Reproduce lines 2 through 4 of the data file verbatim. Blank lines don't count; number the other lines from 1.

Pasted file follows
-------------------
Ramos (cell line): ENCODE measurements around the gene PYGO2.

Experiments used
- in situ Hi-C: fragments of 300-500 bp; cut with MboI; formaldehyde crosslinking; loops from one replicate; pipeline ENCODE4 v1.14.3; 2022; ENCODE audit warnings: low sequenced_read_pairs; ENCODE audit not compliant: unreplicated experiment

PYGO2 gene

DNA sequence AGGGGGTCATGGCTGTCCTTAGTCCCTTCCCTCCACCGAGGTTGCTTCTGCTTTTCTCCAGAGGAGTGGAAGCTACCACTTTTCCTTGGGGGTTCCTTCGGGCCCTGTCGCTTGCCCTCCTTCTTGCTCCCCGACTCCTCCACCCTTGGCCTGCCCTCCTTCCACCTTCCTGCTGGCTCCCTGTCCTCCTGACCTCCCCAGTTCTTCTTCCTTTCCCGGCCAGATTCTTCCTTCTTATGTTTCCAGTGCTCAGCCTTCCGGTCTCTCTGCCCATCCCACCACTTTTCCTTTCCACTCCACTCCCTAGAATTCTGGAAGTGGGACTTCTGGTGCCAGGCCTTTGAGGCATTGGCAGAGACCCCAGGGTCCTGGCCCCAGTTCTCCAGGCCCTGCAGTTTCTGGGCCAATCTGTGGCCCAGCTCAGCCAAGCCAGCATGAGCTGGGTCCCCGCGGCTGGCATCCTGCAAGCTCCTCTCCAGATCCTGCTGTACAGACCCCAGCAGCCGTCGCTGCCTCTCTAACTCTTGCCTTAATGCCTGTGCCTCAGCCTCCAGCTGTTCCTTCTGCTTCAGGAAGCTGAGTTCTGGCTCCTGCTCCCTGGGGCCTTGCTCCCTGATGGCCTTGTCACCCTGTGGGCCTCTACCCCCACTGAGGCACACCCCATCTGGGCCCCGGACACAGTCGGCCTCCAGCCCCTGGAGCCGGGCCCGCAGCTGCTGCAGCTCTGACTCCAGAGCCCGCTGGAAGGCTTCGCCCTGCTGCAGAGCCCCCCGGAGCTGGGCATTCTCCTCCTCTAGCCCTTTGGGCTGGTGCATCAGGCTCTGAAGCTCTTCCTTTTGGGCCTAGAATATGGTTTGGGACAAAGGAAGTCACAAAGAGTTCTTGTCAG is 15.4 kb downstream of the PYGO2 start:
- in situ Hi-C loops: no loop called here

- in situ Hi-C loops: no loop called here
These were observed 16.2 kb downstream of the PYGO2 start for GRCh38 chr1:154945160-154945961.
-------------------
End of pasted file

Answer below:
Experiments used
- in situ Hi-C: fragments of 300-500 bp; cut with MboI; formaldehyde crosslinking; loops from one replicate; pipeline ENCODE4 v1.14.3; 2022; ENCODE audit warnings: low sequenced_read_pairs; ENCODE audit not compliant: unreplicated experiment

PYGO2 gene